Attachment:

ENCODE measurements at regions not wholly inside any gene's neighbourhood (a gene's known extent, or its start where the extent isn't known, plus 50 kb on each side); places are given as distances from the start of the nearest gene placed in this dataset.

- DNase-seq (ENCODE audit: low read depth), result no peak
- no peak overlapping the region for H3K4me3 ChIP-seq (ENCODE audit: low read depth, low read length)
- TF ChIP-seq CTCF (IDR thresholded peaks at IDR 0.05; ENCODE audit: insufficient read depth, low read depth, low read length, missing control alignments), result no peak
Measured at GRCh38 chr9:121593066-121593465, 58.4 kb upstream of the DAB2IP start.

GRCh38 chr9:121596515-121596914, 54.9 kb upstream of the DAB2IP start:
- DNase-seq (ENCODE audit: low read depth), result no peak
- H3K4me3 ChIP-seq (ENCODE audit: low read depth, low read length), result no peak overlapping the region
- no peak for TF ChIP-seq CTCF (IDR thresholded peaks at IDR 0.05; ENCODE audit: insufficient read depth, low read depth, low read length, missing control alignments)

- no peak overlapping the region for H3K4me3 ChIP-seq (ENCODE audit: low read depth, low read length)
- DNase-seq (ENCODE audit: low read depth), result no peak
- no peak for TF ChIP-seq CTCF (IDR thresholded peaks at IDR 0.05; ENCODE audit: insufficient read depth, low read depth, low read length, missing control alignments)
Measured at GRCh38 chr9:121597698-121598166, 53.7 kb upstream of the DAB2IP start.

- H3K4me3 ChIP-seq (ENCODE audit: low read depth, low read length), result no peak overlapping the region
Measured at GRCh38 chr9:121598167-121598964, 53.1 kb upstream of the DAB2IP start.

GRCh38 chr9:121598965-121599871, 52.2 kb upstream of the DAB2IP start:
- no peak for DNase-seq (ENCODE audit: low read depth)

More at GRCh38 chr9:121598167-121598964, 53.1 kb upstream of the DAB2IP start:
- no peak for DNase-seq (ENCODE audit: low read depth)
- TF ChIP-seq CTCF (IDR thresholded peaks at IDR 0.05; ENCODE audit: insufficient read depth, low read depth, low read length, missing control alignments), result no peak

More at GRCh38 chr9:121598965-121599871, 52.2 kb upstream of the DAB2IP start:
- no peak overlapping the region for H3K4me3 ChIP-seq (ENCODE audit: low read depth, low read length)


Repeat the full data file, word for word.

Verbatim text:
ENCODE measurements at regions not wholly inside any gene's neighbourhood (a gene's known extent, or its start where the extent isn't known, plus 50 kb on each side); places are given as distances from the start of the nearest gene placed in this dataset.

- DNase-seq (ENCODE audit: low read depth), result no peak
- no peak overlapping the region for H3K4me3 ChIP-seq (ENCODE audit: low read depth, low read length)
- TF ChIP-seq CTCF (IDR thresholded peaks at IDR 0.05; ENCODE audit: insufficient read depth, low read depth, low read length, missing control alignments), result no peak
Measured at GRCh38 chr9:121593066-121593465, 58.4 kb upstream of the DAB2IP start.

GRCh38 chr9:121596515-121596914, 54.9 kb upstream of the DAB2IP start:
- DNase-seq (ENCODE audit: low read depth), result no peak
- H3K4me3 ChIP-seq (ENCODE audit: low read depth, low read length), result no peak overlapping the region
- no peak for TF ChIP-seq CTCF (IDR thresholded peaks at IDR 0.05; ENCODE audit: insufficient read depth, low read depth, low read length, missing control alignments)

- no peak overlapping the region for H3K4me3 ChIP-seq (ENCODE audit: low read depth, low read length)
- DNase-seq (ENCODE audit: low read depth), result no peak
- no peak for TF ChIP-seq CTCF (IDR thresholded peaks at IDR 0.05; ENCODE audit: insufficient read depth, low read depth, low read length, missing control alignments)
Measured at GRCh38 chr9:121597698-121598166, 53.7 kb upstream of the DAB2IP start.

- H3K4me3 ChIP-seq (ENCODE audit: low read depth, low read length), result no peak overlapping the region
Measured at GRCh38 chr9:121598167-121598964, 53.1 kb upstream of the DAB2IP start.

GRCh38 chr9:121598965-121599871, 52.2 kb upstream of the DAB2IP start:
- no peak for DNase-seq (ENCODE audit: low read depth)

More at GRCh38 chr9:121598167-121598964, 53.1 kb upstream of the DAB2IP start:
- no peak for DNase-seq (ENCODE audit: low read depth)
- TF ChIP-seq CTCF (IDR thresholded peaks at IDR 0.05; ENCODE audit: insufficient read depth, low read depth, low read length, missing control alignments), result no peak

More at GRCh38 chr9:121598965-121599871, 52.2 kb upstream of the DAB2IP start:
- no peak overlapping the region for H3K4me3 ChIP-seq (ENCODE audit: low read depth, low read length)